In conversation with Horeya Kabiri: An Artist and Child at Heart

Horeya Kabiri

Horeya, hard at work at CTI.

Today, we interview one of our graphic design students, Horeya. She is currently studying graphic design at Herat University – read on to learn more about her and how Code to Inspire has affected her life.

1-Tell us about yourself.

I am Horeya Kabiri, and I’m 21 years old. I graduated from high school in 2014, and I now study graphic design at Herat University in the Fine Arts department.

2-How did you find out about Code to Inspire? Tell us about your journey to CTI, how you compare yourself now from to the very first day you joined CTI?

I found out about Code to Inspire on social media, and it changed my life. I’ve always looked for a place that would support my growth as an artist and where I could work to improve my professional growth, and Code to Inspire has been that place for me ever since I was accepted after passing the entrance exam.

3-What have your learned so far in your Graphic Design class? What do you like about it the most?

Graphic Design is an astonishing, and complex form of art. That’s why it was important that we learned all of its rules, starting with the basics. I love all parts of it, but digital graphics and animation are my favorite.

4-Tell us about one of the digital paintings you have done so far and like the most? Is there a message behind it?

I always say that Graphic is my language, and I use it as a tool for communication just as I do with words. I usually use a surreal style when I create my designs. For example, this digital painting represents the mothers of Afghanistan, and how they are in our hearts while also coping with their own problems.

Mother

5-How do you think graphics and design can empower girls and women?

I see a bright future for female graphic artists. No one can stop them if they believe in themselves, and it can help them enter the global economy.

6-What is your message to people around the world as a girl in Afghanistan?

Afghan girls are not just competent, but capable and ambitious. All we need is peace, and we’ll change the future.

7-Tell us the fun fact about yourself?

My friends always call me blithe! One fun fact though is that whenever I meet children, I basically turn into a child myself and get on their nerves.

Want to ensure Horeya and her classmates can continue their education? Keep on donating!

Interview with Bibhash Roy – Code to Inspire Volunteer

For today’s blog post, we’re interviewing one of our volunteers, Bibhash Roy, who hails from India. Read on to learn more about his perspective on our work, the impact and importance of a proper education, and how women are perceived in India.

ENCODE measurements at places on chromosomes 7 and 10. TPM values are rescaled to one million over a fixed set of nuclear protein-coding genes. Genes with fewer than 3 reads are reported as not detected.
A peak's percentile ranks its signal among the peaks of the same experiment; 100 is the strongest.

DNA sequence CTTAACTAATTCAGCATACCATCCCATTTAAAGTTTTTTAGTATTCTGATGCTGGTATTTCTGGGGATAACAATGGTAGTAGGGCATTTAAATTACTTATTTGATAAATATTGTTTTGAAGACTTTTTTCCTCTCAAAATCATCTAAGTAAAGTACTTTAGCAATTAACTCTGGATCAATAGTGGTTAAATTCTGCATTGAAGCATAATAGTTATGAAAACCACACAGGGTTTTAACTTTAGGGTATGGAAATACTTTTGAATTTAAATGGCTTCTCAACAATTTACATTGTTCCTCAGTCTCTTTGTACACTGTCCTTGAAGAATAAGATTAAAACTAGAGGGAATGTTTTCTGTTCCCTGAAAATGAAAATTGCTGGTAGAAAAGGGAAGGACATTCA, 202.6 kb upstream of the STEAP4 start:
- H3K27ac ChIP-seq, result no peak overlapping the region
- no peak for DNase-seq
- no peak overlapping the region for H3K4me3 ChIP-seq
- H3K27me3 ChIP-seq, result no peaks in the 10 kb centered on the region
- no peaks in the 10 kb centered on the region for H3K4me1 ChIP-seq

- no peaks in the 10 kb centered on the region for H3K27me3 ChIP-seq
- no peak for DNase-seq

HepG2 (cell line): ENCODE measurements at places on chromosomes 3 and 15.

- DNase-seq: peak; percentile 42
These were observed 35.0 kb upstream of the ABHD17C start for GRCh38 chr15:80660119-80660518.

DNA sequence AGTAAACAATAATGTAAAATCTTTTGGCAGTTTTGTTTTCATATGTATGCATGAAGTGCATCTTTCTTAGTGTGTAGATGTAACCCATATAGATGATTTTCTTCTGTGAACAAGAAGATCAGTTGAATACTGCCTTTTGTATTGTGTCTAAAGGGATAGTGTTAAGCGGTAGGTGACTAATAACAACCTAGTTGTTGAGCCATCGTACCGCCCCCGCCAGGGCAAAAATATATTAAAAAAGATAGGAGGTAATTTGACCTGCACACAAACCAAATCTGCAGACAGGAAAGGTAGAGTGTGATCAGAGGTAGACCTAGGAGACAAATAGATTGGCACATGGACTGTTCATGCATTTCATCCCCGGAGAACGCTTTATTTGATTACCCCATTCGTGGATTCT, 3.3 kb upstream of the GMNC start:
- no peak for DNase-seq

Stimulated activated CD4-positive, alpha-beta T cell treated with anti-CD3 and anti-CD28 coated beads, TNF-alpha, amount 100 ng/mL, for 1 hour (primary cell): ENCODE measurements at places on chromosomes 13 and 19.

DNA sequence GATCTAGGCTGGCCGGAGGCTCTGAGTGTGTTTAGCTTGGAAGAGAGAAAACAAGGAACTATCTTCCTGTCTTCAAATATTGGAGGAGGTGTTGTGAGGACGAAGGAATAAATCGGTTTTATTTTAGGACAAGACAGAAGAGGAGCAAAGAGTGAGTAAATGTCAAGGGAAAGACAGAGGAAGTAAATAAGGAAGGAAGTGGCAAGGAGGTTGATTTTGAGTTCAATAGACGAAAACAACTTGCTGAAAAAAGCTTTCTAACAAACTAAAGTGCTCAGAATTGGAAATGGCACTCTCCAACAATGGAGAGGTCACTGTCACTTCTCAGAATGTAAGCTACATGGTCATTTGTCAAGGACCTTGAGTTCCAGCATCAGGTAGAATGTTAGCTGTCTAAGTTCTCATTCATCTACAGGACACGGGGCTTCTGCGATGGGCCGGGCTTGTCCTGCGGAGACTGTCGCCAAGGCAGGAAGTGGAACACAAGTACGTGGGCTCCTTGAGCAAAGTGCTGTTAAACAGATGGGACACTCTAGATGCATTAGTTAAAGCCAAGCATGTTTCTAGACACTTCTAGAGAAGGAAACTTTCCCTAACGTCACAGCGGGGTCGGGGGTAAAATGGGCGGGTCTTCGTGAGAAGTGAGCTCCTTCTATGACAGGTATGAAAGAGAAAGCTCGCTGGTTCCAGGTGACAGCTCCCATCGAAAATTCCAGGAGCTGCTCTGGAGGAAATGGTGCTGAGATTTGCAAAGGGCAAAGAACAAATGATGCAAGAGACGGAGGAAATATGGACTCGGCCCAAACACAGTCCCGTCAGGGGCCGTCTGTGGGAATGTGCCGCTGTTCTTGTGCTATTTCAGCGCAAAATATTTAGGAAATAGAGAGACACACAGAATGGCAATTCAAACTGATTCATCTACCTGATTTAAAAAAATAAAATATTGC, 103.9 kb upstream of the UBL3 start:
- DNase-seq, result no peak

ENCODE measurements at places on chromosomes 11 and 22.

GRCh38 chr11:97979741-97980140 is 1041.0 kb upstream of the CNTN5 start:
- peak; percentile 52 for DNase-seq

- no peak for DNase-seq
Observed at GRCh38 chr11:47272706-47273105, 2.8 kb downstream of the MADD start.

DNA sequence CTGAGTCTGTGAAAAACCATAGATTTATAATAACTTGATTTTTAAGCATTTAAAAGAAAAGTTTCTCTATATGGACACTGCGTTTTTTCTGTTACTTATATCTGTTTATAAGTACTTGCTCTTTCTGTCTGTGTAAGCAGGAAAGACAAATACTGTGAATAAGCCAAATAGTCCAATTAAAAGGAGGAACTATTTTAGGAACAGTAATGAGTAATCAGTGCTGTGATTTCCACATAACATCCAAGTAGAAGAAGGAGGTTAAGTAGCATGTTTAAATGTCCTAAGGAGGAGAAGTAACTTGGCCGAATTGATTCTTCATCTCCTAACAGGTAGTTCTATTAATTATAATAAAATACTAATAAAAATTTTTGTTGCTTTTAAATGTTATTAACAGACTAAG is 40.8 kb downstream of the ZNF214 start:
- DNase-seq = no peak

Tell us about yourself and your background.

I’m an engineer turned tech entrepreneur with a background in electrical engineering and information technology. Throughout my career, I’ve held positions at global companies including PricewaterhouseCoopers and Siemens. Now, though, I’m focused full time on my work as an entrepreneur.  

How did you find out about Code to Inspire and what motivated you to contribute to our mission in Afghanistan?

From Ehsan Ehrari, one of the Code to Inspire’s mentors. He told me about it when he expressed interest in one of my Git courses at Udemy.

What is the status of women accessing a STEM education in your country?

I’m from India, a free country with a rich legacy of democracy. While women technically enjoy equal rights as men, in reality, they don’t always have the same access to the economy or a proper education.

Indian women, however, have come of age and are taking big strides in contributing towards economic prosperity & their education in our country, especially in STEM. Another barrier is that the Internet hasn’t reached as much of the population as it has in developed countries in North America or Europe, but it is, of course, widely used.

Why do you think it is important for women to be technologically literate and know how to code? How does it empower them, especially in underserved communities?

Generally speaking, women comprise approximately 50% of the population in most countries.

Therefore,  if women are denied access to education and the economy, then the growth & prosperity of a nation becomes severely lopsided and stymied. Technology empowers society. When we arm women with education, especially in STEM, underserved communities can begin to catch up.

What is your message to people around the world about Code to Inspire’s work and Afghanistan?

Code to Inspire is doing commendable work to empower women of Afghanistan with a STEM education. I urge people and organizations around the world to contribute to this worthy cause.

 

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